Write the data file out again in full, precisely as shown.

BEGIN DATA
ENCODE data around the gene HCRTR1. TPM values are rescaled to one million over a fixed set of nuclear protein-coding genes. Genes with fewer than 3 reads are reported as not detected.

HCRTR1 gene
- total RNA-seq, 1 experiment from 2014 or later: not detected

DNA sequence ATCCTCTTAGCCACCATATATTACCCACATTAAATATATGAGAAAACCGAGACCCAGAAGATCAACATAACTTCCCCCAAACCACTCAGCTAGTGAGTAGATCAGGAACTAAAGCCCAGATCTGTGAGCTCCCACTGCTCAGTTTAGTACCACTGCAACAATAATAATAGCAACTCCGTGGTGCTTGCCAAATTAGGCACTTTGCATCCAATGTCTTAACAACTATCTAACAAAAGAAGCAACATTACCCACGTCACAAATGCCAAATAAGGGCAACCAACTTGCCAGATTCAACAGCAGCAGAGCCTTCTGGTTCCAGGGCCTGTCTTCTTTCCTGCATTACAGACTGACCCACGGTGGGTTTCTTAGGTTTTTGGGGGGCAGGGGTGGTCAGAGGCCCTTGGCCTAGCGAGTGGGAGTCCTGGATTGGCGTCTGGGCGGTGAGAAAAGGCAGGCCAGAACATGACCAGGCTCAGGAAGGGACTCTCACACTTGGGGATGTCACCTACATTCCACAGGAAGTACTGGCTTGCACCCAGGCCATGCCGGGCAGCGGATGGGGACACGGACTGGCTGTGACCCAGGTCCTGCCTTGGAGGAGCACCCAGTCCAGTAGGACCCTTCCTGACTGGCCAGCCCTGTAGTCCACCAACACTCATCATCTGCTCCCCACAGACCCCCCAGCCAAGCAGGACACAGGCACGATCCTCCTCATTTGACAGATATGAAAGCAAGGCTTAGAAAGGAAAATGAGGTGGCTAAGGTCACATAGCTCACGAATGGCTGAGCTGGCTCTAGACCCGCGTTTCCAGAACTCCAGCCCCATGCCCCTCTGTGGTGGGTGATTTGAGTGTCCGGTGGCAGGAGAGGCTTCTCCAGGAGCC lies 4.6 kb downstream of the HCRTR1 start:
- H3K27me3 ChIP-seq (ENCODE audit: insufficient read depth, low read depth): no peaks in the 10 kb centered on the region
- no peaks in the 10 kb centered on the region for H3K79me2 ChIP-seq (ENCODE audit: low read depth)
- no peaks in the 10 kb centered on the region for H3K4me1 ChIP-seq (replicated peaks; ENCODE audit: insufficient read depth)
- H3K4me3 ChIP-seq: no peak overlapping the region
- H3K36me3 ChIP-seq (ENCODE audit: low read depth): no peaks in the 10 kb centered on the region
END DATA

ENCODE data around the gene HCRTR1. TPM values are rescaled to one million over a fixed set of nuclear protein-coding genes. Genes with fewer than 3 reads are reported as not detected.

HCRTR1 gene
- total RNA-seq, 1 experiment from 2014 or later: not detected

DNA sequence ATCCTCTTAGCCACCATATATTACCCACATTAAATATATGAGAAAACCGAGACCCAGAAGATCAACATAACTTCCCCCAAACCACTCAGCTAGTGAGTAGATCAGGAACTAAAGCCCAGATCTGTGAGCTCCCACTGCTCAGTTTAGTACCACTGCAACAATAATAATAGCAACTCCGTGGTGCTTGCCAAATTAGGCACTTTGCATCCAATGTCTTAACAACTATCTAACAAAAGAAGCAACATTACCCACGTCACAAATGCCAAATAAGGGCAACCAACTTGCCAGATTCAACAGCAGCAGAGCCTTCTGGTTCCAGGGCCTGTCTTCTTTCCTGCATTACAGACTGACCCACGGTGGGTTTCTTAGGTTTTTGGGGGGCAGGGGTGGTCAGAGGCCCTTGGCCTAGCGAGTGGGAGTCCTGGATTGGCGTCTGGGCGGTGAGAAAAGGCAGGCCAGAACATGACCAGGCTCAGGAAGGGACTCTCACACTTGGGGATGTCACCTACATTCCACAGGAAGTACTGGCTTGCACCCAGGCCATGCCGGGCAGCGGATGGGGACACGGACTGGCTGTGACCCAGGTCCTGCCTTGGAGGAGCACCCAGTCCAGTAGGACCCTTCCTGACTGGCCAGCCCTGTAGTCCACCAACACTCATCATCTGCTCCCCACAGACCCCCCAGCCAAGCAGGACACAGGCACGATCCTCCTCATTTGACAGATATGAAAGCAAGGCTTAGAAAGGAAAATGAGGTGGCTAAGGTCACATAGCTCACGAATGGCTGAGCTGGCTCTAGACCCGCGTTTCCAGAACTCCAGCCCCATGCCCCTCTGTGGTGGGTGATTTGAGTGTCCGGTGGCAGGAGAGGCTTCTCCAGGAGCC lies 4.6 kb downstream of the HCRTR1 start:
- H3K27me3 ChIP-seq (ENCODE audit: insufficient read depth, low read depth): no peaks in the 10 kb centered on the region
- no peaks in the 10 kb centered on the region for H3K79me2 ChIP-seq (ENCODE audit: low read depth)
- no peaks in the 10 kb centered on the region for H3K4me1 ChIP-seq (replicated peaks; ENCODE audit: insufficient read depth)
- H3K4me3 ChIP-seq: no peak overlapping the region
- H3K36me3 ChIP-seq (ENCODE audit: low read depth): no peaks in the 10 kb centered on the region